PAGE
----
Every February the people of Northern Italy go a little crazy. They flock to the seaside town of Viareggio, Tuscany in their thousands to unleash their inner jester. They forego their sartorial sensibilities and let loose in the spirit of Carnevale, one of Europe’s largest festivals.
The highlight of this 150-year-old celebration is undoubtedly the parade of giant floats that snake their way through the streets, past glamorous seaside hotels, cafes and restaurants. Revellers swarm the streets in masks and fancy dress, moving to the beats that pump out from the convoy.
First held in 1873, Carnevale was conceived by a group of wealthy middle-class locals, who organised a parade of floats adorned with flowers. Local citizens hijacked the festivities, wearing masks as they protested high taxation. A festival of dissent and disobedience was born and for generations since, the carnival has been a platform to ridicule politicians and celebrate popular culture using papier-mâché figures, some several stories tall.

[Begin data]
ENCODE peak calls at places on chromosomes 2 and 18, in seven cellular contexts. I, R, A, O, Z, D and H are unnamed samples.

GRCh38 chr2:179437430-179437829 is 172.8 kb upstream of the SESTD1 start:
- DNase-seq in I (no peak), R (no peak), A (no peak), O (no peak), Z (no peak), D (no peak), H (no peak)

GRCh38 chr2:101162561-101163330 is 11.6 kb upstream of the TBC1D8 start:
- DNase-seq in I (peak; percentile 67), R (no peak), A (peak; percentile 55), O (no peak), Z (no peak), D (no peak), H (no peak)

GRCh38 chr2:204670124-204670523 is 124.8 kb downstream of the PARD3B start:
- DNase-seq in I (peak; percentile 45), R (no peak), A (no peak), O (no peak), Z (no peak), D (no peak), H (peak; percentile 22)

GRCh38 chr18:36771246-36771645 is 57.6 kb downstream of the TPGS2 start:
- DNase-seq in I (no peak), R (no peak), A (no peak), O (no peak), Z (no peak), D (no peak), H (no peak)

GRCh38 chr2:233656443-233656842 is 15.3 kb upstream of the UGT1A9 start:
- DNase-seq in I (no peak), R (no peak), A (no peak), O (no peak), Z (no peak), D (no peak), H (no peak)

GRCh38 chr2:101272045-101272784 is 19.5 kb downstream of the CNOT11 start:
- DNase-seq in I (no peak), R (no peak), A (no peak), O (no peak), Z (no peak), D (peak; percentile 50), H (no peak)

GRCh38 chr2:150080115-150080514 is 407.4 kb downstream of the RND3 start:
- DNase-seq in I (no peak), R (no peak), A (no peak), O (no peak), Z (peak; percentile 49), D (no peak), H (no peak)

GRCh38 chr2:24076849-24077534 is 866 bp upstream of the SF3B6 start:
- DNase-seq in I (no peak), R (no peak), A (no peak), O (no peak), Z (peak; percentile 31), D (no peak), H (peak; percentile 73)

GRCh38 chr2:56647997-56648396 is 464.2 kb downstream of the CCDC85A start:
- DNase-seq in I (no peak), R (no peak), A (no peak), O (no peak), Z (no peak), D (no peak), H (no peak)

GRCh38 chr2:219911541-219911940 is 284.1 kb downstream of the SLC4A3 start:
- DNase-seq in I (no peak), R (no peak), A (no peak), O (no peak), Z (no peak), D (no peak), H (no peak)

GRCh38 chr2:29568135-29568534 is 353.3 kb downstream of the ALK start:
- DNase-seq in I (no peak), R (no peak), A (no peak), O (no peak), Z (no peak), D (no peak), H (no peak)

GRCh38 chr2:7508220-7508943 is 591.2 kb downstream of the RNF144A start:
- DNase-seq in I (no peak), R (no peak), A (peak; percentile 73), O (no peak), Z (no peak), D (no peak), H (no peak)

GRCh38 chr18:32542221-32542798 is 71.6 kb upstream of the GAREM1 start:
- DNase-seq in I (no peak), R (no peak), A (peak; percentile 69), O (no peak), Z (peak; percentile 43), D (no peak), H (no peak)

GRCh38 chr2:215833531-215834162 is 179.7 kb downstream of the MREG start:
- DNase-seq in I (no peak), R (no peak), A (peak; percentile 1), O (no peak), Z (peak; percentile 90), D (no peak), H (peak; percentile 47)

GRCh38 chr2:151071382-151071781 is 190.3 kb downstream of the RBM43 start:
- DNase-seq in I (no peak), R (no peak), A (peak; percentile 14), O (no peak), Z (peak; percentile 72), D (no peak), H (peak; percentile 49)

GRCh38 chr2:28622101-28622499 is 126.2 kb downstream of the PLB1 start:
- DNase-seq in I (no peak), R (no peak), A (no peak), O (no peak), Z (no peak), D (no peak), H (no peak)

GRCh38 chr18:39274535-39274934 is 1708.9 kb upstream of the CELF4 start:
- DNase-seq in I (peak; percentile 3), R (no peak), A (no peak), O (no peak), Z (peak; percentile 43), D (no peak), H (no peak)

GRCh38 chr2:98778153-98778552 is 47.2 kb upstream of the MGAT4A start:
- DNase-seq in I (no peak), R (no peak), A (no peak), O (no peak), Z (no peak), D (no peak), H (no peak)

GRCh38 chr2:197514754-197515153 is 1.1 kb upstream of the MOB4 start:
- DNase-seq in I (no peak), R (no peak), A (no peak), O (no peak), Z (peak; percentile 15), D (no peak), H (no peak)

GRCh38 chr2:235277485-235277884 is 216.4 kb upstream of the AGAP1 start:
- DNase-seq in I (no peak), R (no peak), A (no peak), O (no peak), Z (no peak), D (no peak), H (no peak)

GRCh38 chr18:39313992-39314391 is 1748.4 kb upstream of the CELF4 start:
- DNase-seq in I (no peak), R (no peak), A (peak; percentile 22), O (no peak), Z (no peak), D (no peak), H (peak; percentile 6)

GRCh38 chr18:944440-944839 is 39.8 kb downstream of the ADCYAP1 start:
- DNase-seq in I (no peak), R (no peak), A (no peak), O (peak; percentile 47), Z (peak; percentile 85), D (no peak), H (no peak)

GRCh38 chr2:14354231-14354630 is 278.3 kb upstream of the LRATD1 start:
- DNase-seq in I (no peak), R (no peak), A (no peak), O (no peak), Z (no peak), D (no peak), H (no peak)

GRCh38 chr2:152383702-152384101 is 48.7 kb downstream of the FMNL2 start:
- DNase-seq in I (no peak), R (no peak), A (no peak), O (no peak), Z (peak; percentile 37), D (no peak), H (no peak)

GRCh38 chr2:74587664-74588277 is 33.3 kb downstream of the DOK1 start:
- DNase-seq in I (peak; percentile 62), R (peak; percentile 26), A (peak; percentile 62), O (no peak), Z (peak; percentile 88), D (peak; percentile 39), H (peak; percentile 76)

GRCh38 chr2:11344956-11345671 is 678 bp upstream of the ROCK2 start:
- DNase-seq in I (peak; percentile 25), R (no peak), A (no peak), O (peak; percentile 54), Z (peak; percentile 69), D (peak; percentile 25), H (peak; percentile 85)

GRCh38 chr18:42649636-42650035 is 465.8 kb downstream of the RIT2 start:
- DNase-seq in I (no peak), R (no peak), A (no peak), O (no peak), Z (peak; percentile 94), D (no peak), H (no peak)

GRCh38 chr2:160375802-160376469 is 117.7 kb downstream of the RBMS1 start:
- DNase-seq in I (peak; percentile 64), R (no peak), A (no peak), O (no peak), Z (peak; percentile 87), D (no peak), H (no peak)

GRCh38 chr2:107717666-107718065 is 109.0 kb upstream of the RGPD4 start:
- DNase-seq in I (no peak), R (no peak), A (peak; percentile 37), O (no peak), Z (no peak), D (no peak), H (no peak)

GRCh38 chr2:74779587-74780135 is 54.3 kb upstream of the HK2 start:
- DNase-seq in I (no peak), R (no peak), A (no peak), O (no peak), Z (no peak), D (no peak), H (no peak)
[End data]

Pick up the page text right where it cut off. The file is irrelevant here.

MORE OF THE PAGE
Participants spend all year coming up with and building their floats. A basic structure of wood, metal and wire is covered in papier-mâché. Carnival floats can be very large with hundreds of characters and can accommodate several dozen people, including those who operate the figures and bring them to life. Due to their complexity, it is common for local architects, engineers, painters, sculptors and ceramicists to take part in the design and construction.
Carnevale’s mascot, Burlamacco, was created by local painter Uberto Bonetti in 1930 and has been used ever since. The jester was inspired by the theatrical masks of the Commedia dell’Arte, and symbolises the two major events in Viareggio’s calendar, summer and the carnival. Burlamacco’s red and white outfit is taken from the colours of the town’s beach umbrellas.
Carnevale di Viareggio runs on weekends throughout February. You can find more information and book tickets at viareggio.ilcarnevale.com.